Chapter no 28 – Making Socks

All the Light We Cannot See

Werner wakes past midnight to find eleven-year-old Jutta kneeling on the floor beside his cot. The shortwave is in her lap and a sheet of drawing paper is on the floor beside her, a many-windowed city of her imagination half-articulated on the page.

Jutta removes the earpiece and squints. In the twilight, her wild volutions of hair look more radiant than ever: a struck match.

“In Young Girls League,” she whispers, “they have us making socks.

Why so many socks?”

“The Reich must need socks.” “For what?”

“For feet, Jutta. For the soldiers. Let me sleep.” As though on cue, a young boy—Siegfried Fischer—cries out downstairs once, then twice more, and Werner and Jutta wait to hear Frau Elena’s feet on the stairs and her gentle ministrations and the house fall quiet once more.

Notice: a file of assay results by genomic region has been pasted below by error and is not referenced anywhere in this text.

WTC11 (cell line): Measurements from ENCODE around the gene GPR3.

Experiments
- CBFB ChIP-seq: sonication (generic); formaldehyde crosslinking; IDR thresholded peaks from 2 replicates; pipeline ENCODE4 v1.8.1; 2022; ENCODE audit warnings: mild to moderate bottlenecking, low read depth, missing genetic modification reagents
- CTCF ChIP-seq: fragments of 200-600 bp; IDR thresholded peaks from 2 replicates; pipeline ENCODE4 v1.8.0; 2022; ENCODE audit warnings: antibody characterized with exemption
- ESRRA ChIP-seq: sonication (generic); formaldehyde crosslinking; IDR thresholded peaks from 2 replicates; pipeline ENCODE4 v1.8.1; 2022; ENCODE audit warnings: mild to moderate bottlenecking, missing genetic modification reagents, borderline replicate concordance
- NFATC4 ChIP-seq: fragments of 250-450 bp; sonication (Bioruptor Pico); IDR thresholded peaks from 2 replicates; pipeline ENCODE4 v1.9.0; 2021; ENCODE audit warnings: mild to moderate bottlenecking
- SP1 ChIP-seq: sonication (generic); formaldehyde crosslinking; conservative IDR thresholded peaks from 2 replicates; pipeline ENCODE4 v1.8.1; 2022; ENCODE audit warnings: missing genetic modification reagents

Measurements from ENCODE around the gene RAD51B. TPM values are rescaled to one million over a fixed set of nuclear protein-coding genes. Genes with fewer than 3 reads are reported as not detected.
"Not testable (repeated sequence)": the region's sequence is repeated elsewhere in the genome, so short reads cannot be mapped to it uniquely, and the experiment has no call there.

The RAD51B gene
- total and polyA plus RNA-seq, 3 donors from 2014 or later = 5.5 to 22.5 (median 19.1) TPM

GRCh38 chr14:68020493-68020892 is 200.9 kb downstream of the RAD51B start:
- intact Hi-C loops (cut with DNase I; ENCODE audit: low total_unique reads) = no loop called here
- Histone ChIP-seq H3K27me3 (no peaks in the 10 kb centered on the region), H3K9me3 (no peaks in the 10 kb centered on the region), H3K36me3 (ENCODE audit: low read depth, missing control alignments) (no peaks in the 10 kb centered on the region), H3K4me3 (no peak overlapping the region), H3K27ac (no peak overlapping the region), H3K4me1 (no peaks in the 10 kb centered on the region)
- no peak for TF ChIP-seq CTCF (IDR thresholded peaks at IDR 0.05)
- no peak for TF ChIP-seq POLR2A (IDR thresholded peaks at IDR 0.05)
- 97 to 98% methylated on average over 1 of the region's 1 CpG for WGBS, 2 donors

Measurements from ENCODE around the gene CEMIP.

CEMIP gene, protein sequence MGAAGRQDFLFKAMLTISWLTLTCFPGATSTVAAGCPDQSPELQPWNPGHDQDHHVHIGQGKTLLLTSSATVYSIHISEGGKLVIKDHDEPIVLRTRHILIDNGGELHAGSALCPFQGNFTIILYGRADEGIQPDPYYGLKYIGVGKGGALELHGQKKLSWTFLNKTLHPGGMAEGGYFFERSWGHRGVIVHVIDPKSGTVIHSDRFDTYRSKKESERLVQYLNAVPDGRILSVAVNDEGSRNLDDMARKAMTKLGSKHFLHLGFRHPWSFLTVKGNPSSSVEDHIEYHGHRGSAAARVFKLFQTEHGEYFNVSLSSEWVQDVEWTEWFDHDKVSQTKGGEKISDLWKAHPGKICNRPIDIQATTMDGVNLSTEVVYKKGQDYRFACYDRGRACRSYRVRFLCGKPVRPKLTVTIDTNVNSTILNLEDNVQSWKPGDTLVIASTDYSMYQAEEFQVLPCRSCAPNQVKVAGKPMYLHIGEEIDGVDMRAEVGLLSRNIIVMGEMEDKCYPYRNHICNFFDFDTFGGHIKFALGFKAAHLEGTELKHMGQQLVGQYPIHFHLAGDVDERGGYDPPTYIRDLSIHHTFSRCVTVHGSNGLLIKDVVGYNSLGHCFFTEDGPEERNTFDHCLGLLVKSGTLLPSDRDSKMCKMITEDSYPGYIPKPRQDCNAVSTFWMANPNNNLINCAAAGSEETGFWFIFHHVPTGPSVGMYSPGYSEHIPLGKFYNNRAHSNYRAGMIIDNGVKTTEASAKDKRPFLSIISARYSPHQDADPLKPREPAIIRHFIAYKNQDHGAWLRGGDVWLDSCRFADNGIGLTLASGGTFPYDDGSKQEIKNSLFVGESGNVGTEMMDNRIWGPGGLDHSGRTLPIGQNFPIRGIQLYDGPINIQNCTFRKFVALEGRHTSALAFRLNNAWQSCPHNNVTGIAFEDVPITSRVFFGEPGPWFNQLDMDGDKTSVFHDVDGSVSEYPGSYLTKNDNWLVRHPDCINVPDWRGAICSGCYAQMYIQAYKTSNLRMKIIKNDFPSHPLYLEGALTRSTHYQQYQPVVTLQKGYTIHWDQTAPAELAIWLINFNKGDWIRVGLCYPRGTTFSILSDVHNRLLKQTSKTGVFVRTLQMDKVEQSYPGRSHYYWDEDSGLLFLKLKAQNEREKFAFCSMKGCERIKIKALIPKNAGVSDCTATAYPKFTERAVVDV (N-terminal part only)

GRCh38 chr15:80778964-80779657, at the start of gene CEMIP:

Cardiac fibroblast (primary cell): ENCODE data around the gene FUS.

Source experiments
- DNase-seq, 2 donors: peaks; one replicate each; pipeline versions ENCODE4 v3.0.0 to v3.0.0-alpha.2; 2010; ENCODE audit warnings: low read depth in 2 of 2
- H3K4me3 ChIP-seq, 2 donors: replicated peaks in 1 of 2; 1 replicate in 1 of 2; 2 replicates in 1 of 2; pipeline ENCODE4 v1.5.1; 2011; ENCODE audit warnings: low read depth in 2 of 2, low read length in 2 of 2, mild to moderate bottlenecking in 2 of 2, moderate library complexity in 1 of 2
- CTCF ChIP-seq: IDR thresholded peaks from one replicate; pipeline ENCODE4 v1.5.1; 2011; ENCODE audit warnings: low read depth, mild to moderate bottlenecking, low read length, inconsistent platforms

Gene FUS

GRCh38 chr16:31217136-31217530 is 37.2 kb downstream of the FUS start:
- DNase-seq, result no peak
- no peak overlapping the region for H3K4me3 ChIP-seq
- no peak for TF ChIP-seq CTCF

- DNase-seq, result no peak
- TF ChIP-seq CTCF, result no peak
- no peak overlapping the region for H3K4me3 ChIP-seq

“All you want to do are mathematics problems,” Jutta whispers. “Play with radios. Don’t you want to understand what’s happening?”

“What are you listening to?”

She crosses her arms and puts the earphone back and does not answer. “Are you listening to something you’re not supposed to be listening


“What do you care?”

“It’s dangerous, is why I care.” She puts her finger in her other ear.

“The other girls don’t seem to mind,” he whispers. “Making socks.

Collecting newspapers and all that.”

“We’re dropping bombs on Paris,” she says. Her voice is loud, and he resists an urge to clap his hand over her mouth.

Jutta stares up, defiant. She looks as if she is being raked by some invisible arctic wind. “That’s what I’m listening to, Werner. Our airplanes are bombing Paris.”

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